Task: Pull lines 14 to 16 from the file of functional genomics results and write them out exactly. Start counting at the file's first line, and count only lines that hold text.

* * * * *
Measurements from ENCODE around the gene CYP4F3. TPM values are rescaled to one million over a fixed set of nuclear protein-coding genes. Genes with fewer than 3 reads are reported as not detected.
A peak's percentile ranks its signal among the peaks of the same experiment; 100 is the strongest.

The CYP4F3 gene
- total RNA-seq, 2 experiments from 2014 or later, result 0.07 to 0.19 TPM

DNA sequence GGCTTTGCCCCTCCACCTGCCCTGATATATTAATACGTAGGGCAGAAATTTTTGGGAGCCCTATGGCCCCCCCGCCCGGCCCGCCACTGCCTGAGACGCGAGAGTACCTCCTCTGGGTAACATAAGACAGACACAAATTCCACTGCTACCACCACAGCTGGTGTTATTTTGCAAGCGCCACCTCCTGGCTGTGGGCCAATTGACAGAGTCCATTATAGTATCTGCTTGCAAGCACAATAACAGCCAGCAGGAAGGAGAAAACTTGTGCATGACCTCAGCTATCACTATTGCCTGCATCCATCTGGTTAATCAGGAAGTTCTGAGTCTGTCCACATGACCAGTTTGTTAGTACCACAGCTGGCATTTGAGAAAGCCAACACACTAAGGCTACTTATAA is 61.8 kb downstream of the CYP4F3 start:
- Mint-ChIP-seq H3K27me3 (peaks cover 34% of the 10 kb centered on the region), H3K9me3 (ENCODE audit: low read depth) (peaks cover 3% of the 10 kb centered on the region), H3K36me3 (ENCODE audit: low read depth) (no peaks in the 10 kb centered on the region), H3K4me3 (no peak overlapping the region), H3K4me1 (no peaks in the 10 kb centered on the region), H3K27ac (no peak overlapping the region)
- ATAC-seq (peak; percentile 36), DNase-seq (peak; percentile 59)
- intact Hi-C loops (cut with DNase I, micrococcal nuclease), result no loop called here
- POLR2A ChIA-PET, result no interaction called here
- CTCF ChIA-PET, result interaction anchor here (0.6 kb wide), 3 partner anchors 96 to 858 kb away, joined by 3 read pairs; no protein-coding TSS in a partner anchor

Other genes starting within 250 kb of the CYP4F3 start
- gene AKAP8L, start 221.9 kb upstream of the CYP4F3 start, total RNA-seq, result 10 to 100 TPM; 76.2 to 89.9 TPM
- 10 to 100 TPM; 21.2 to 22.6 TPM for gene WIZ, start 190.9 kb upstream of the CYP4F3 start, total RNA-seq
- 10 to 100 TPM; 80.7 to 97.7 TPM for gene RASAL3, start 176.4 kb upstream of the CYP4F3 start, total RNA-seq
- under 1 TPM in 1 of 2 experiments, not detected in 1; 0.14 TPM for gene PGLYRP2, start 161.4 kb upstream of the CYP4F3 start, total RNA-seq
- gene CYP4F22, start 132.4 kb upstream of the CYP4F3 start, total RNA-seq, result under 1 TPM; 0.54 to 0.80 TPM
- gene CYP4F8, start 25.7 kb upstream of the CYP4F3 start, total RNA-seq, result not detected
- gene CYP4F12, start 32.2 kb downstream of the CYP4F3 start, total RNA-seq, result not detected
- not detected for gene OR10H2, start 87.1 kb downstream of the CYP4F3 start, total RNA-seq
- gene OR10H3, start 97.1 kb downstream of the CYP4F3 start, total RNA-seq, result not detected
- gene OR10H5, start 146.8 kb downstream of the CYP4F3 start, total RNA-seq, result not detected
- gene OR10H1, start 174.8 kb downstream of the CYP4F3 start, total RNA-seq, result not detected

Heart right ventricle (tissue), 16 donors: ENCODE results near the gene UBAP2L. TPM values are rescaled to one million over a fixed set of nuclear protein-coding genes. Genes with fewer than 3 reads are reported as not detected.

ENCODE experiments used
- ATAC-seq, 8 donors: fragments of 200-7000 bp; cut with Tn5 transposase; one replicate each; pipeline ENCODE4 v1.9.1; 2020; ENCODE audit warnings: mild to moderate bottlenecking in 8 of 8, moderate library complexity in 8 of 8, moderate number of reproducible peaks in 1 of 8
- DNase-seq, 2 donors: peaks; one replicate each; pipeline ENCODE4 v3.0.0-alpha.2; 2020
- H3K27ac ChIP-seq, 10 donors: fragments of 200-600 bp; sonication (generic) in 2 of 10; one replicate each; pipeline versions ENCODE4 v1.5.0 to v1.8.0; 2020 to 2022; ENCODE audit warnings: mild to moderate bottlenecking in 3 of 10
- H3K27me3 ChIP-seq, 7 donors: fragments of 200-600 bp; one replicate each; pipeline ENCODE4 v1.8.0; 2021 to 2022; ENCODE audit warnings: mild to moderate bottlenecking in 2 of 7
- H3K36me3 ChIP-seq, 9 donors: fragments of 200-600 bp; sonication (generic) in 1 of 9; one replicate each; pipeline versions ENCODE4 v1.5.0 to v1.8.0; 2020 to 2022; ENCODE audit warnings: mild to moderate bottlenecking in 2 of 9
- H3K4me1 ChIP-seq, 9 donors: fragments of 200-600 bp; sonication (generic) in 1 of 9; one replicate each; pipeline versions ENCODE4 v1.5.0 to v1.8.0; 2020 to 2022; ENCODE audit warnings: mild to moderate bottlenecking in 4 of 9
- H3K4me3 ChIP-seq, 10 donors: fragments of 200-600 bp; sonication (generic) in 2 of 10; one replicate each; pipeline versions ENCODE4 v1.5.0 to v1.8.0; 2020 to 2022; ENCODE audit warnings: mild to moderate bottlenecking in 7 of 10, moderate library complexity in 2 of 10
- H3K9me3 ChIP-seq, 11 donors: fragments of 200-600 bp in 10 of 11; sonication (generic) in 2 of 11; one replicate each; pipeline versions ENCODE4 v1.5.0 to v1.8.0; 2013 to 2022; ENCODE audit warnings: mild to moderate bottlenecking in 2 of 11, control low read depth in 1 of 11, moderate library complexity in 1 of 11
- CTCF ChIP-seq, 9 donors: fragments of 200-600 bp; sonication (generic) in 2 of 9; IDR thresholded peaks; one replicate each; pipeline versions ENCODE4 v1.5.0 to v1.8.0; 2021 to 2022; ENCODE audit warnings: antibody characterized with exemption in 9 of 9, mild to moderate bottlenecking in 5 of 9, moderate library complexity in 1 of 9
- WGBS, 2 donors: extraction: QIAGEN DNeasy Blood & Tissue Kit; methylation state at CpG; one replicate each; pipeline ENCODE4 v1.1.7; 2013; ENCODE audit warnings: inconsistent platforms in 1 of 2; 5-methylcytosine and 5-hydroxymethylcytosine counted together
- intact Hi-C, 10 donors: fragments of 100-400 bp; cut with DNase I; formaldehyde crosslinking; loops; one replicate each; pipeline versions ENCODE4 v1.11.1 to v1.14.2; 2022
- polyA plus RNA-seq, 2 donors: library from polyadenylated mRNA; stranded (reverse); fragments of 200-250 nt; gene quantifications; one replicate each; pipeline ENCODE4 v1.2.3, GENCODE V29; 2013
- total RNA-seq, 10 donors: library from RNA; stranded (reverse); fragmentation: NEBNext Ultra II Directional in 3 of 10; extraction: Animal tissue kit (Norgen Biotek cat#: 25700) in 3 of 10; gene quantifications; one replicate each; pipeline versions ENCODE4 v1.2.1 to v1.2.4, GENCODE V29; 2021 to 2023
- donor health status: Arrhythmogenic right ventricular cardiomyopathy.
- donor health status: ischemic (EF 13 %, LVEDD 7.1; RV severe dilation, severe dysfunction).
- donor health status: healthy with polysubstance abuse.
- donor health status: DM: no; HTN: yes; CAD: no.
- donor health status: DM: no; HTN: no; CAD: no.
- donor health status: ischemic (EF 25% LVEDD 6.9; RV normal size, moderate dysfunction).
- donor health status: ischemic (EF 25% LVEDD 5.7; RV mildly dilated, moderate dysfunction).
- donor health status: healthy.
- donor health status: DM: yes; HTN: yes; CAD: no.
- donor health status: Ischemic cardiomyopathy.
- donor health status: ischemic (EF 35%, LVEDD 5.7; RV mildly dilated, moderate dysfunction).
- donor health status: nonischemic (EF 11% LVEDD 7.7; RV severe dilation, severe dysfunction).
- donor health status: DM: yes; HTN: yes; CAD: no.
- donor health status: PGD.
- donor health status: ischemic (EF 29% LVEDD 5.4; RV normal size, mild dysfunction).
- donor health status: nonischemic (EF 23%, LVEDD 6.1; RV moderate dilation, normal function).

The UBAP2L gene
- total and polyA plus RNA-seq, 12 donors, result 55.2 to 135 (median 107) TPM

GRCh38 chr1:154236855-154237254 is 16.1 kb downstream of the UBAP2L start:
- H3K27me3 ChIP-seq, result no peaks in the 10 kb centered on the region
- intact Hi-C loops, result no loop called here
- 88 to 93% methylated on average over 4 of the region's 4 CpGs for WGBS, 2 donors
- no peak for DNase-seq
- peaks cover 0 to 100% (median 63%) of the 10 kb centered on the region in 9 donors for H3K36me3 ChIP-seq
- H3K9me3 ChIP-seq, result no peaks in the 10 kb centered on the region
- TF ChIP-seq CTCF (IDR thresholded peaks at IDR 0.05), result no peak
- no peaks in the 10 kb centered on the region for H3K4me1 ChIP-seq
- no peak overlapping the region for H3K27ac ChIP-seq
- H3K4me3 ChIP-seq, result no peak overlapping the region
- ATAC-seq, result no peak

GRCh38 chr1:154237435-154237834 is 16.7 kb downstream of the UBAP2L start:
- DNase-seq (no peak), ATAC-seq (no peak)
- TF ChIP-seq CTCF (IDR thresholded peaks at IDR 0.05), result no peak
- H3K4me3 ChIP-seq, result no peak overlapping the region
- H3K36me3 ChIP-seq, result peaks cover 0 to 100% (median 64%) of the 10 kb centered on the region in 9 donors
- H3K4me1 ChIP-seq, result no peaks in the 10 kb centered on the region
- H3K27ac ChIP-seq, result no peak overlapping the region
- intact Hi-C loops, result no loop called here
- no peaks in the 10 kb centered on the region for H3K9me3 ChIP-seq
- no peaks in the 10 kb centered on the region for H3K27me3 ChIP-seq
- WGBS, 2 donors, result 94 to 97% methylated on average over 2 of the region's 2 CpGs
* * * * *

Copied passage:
- 10 to 100 TPM; 80.7 to 97.7 TPM for gene RASAL3, start 176.4 kb upstream of the CYP4F3 start, total RNA-seq
- under 1 TPM in 1 of 2 experiments, not detected in 1; 0.14 TPM for gene PGLYRP2, start 161.4 kb upstream of the CYP4F3 start, total RNA-seq
- gene CYP4F22, start 132.4 kb upstream of the CYP4F3 start, total RNA-seq, result under 1 TPM; 0.54 to 0.80 TPM